(Read 1 John 1:5-2:2)
Denial is the opposite of confession. Human beings use denial as a defense mechanism against trauma, pain and vulnerability. In the worst of circumstances, denial is necessary for survival. By denying horrific realities, people are able to endure situations which otherwise might destroy them mentally, emotionally, spiritually or physically. An example of denial used for survival could be a person who is living in a war zone. By denying the danger that continually exists around them, these people are able to continue on with daily life in a somewhat normal manner. Another example of denial used for survival could be a child who is abused from a young age. By disassociating themselves from the abuse they are suffering, they too are able to continue on with daily life in a somewhat normal manner, even though in both cases, reality is anything but normal or safe.
Denial in traumatic situations may be a survival tool to keep on living, but for many of us who are not in such dire circumstances, denial becomes a distorted way of perceiving reality that ultimately inhibits our ability to live full and rich lives with one another and God. At every age, people find themselves unwilling to admit certain realities in their lives. Instead of admitting our problems, we deny, refuse or hide what is actually going on in our lives. We mistakenly think we are protecting ourselves and those around us, but the truth is, all we are doing is bringing darkness and deception into our lives. Some examples of denial that are unhealthy are: pretending a relationship is fine, when in truth, something is wrong; pretending we are happy and satisfied, when in truth, we are unhappy and unsatisfied; pretending we are in control, when in truth, we are enslaved to something that is hurting us.
It is difficult to admit when we are weak or suffering or acting destructively; it is also difficult to admit when someone we know and love is weak or suffering or acting destructively. We are all terrified to reveal our failures, shortcomings, sins. In essence, we are terrified of being vulnerable when being vulnerable means that we are not perfect. But remember, the church is a hospital for sinners, not a museum for saints. When we try to pretend that we are perfect, that we are fine, that there is no sin in us, we lie. As the Scripture says, “If we say that we have not sinned, we make God a liar, and his word is not in us” (1 John 1: 10).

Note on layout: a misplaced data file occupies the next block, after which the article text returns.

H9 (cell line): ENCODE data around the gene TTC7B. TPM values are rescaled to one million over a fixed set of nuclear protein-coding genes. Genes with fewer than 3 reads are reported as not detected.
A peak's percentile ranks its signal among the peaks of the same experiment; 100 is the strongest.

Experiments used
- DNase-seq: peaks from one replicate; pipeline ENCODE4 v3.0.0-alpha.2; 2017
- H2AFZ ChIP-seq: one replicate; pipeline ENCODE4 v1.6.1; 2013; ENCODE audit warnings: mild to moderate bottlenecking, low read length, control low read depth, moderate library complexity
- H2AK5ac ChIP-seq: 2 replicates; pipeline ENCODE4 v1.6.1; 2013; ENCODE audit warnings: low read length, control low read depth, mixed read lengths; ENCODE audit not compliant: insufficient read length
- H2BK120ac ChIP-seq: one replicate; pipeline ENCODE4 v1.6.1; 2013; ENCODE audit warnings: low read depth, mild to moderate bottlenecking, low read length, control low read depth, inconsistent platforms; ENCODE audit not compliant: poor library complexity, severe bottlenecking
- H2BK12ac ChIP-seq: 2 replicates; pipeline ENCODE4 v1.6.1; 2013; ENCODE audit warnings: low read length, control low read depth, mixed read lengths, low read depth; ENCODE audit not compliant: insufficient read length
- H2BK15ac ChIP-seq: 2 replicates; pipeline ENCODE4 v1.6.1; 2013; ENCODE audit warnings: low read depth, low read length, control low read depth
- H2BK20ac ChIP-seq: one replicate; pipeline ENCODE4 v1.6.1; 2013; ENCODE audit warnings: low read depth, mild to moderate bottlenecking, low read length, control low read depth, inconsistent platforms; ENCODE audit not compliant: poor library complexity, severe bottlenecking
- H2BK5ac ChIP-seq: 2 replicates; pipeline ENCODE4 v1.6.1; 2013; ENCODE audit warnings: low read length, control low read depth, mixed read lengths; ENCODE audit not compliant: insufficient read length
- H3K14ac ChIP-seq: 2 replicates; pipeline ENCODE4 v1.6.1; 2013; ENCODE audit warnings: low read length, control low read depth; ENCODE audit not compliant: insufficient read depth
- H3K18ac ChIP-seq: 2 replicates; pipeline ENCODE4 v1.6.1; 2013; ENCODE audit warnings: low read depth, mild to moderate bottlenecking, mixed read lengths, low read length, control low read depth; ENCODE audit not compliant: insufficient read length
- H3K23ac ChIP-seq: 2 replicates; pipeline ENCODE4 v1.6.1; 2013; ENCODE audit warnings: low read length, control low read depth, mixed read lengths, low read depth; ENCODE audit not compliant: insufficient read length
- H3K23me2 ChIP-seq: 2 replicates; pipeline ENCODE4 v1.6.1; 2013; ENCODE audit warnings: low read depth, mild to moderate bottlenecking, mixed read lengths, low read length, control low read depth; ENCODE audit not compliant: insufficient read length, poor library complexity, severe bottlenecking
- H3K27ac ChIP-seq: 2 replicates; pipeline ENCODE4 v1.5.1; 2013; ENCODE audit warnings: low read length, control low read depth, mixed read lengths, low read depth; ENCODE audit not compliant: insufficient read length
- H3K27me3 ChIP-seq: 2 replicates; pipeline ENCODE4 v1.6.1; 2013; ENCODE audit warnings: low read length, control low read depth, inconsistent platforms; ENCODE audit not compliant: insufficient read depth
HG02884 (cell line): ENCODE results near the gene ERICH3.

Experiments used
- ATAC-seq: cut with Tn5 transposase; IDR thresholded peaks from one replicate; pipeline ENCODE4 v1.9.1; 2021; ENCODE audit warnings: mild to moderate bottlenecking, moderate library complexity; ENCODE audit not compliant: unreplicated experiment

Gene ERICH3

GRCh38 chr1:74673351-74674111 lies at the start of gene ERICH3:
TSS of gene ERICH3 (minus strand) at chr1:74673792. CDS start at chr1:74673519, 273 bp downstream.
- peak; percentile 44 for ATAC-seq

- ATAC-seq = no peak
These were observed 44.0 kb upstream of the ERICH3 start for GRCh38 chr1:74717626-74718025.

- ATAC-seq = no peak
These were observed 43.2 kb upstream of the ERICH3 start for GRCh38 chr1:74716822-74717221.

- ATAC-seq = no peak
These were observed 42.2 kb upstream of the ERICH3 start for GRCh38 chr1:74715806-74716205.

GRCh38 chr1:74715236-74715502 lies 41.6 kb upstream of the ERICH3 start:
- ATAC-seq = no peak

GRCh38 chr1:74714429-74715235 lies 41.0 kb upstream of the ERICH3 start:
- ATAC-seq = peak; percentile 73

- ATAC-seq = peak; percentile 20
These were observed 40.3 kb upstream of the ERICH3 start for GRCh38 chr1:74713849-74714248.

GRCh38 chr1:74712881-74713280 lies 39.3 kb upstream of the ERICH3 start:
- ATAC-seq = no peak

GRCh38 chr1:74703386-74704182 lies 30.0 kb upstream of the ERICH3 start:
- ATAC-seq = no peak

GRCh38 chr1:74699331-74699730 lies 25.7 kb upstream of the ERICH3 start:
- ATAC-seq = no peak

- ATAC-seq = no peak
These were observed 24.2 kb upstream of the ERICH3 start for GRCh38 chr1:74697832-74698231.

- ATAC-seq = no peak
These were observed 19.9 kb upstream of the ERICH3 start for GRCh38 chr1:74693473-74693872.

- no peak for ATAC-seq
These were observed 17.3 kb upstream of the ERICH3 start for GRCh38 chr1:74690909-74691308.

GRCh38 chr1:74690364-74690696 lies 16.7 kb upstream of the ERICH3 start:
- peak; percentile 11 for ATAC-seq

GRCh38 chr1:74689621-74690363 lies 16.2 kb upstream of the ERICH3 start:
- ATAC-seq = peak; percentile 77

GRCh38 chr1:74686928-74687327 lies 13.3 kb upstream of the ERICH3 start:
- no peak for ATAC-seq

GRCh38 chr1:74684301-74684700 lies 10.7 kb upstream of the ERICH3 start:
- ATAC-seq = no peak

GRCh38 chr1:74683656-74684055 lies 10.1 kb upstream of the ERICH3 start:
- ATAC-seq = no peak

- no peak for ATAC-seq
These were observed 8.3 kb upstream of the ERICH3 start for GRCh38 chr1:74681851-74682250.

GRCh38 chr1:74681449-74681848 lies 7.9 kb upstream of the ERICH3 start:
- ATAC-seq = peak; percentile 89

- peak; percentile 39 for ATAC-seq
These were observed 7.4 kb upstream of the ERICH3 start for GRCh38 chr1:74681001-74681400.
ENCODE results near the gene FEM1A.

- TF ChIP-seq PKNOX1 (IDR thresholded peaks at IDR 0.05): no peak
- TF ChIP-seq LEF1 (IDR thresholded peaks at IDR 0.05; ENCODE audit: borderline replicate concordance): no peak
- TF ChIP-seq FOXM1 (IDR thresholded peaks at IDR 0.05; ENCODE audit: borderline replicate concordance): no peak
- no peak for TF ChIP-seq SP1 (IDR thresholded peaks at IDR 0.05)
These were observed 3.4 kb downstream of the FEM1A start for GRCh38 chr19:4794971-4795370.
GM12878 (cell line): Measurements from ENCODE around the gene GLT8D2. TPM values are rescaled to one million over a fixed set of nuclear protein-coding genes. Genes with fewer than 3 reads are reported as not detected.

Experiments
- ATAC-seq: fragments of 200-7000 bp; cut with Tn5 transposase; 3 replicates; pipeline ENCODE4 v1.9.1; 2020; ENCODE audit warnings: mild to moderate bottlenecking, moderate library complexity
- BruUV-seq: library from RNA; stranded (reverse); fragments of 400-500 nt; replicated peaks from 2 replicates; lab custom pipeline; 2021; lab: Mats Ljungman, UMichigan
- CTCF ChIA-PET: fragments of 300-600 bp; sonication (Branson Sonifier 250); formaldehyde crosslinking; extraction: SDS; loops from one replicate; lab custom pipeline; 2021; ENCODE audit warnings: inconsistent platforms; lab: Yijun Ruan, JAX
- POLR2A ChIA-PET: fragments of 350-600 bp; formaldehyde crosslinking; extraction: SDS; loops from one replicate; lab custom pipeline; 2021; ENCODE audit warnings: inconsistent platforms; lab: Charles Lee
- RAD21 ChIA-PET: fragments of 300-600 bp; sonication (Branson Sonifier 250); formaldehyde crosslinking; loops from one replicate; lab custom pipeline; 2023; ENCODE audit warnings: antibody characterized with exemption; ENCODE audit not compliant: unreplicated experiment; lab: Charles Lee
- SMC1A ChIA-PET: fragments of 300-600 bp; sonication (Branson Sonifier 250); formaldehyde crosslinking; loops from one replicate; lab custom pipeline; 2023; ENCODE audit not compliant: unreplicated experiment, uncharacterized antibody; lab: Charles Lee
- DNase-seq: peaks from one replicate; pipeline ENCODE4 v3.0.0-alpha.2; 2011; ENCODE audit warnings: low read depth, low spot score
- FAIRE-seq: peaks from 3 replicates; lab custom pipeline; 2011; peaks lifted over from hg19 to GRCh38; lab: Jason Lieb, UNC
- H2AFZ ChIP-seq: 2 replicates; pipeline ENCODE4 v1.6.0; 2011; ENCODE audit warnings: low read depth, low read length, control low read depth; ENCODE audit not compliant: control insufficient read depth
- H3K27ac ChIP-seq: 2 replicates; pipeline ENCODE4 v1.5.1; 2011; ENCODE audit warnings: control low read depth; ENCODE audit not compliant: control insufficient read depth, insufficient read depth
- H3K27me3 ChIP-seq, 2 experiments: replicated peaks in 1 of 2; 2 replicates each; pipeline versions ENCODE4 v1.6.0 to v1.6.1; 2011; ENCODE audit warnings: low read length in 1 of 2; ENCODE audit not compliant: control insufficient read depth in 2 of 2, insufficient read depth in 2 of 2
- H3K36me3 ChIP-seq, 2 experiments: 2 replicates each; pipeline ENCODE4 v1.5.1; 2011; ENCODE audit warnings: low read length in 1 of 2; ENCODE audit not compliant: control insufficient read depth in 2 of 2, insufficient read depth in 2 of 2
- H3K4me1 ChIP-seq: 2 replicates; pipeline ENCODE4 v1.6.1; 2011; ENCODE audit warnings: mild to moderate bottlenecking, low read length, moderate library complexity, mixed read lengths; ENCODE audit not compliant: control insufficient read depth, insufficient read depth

To lie and deny is to walk in the darkness, and walking in the darkness leads to death. As children of God, we are not meant to walk in darkness, but we are called to walk in the light, to live in the light. This is where confession can help us. Confession brings us into the light.
In Christianity, there are 12 spiritual disciplines, which are extensively written on, that are practices we can do to get closer to God and to one another. These disciplines or practices help us to become children of light. They help to make us holy and perfect us in love. The inward disciplines are meditation, prayer, fasting and study. The outward disciplines are simplicity, solitude, submission and service. The corporate disciplines are confession, worship, guidance and celebration. Each Sunday in November, we will examine a different discipline. Today, we will look at the practice of confession.
One reason for this is that confession is always recommended before taking Holy Communion. In Communion, we are united with God, and it is only fitting that before we come to that beautiful place of communing, we open ourselves-the good and the bad-to God. When we offer ourselves to God by confessing our sins, Jesus who is faithful and just, and who gave his life for us to save us from sin, forgives us our sins and cleanses us from all unrighteousness. And then when we meet God in the Lord’s Supper, there is nothing that stands between us. Only mercy and grace and love surround us.
So, what is confession? Very simply put, confession is being honest about who you are, about what you think, say and do. The most basic prayer of confession says, “Most merciful God, we confess that we have sinned against you in thought, word and deed, by what we have done, and by what we have left undone.” Confession requires self-examination so that we may acknowledge the truth about our selves, our lives, and our relationships.
St. Alphonsus Liguori writes, “For a good confession three things are necessary, an examination of conscience, sorrow and a determination to avoid sin” (Foster, Richard. Celebration of Disciplines. Pg. 151.)
By an examination of conscience, Saint Alphonsus means that we should search ourselves to find those things and places that are out of touch with the ways of God, that disobey God’s commands to be loving and show mercy. To acknowledge when we are slaves to sins such as greed, pride, wrath, sloth, gluttony, etc. To admit when we have hurt ourselves or someone else by what we have thought, said or done.
By sorrow, Saint Alphonsus means that we should feel some regret, some sadness for the trespasses that have transpired.
By determination to avoid sin, Saint Alphonsus means that we should want to stop, that we should really try to avoid thinking or saying or doing it again.
Confession can happen in at least 3 different ways:
First, there is the corporate act of confessing in Christian community. This is what we do most Sunday mornings when we say a somewhat general prayer of confession together. The prayer is intentionally general so that we can all relate to it in some way, but the important thing is that we come together as one body of Christ, admitting that collectively we have all gone astray.
Second, there is the private act of confessing to God alone. This happens in our moment of silence after the corporate prayer of confession, and also, this is probably what you most often do in your personal prayer time. You come before God in all honesty, and specifically admit your sins and weaknesses.